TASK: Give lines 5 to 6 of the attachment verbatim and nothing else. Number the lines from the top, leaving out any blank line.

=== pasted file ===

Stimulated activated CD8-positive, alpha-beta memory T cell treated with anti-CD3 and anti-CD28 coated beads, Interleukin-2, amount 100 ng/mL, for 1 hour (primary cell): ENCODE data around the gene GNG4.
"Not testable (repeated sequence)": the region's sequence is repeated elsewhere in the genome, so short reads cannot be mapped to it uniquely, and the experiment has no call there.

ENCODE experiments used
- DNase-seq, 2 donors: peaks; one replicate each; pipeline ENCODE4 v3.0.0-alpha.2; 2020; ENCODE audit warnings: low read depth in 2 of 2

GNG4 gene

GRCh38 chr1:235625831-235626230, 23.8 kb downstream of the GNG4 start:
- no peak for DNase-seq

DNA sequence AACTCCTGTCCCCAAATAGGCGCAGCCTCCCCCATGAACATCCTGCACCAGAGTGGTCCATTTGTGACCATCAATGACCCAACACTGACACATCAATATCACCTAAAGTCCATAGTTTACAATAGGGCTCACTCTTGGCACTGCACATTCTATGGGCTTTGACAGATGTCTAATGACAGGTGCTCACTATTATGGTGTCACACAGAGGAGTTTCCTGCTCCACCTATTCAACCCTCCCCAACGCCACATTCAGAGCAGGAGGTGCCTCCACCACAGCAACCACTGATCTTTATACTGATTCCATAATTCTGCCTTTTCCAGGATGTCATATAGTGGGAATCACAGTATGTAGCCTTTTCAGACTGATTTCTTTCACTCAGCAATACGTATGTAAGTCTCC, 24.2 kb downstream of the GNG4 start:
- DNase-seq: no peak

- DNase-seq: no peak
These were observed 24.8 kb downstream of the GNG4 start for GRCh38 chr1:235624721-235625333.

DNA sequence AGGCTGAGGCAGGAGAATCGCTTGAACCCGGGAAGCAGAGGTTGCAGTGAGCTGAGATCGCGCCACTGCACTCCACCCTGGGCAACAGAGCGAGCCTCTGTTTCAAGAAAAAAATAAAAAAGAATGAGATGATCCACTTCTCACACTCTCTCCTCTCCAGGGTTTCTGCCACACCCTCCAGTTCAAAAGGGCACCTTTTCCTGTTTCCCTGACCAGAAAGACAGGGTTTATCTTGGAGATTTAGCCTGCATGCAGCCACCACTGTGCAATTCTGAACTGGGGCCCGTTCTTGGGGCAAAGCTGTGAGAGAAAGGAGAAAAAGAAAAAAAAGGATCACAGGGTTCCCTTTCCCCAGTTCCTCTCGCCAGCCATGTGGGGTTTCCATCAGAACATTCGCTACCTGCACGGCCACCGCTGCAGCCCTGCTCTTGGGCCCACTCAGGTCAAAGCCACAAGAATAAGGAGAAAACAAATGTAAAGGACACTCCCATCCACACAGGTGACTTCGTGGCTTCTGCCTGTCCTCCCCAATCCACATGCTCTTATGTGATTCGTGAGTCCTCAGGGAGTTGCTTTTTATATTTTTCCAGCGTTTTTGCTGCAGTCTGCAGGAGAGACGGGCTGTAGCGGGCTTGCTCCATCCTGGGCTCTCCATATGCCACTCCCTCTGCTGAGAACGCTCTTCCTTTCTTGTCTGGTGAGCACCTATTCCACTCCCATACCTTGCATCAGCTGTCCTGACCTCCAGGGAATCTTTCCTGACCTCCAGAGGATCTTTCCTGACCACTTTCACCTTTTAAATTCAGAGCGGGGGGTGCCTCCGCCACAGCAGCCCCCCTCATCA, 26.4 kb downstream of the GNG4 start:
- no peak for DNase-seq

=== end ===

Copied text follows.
GNG4 gene

GRCh38 chr1:235625831-235626230, 23.8 kb downstream of the GNG4 start: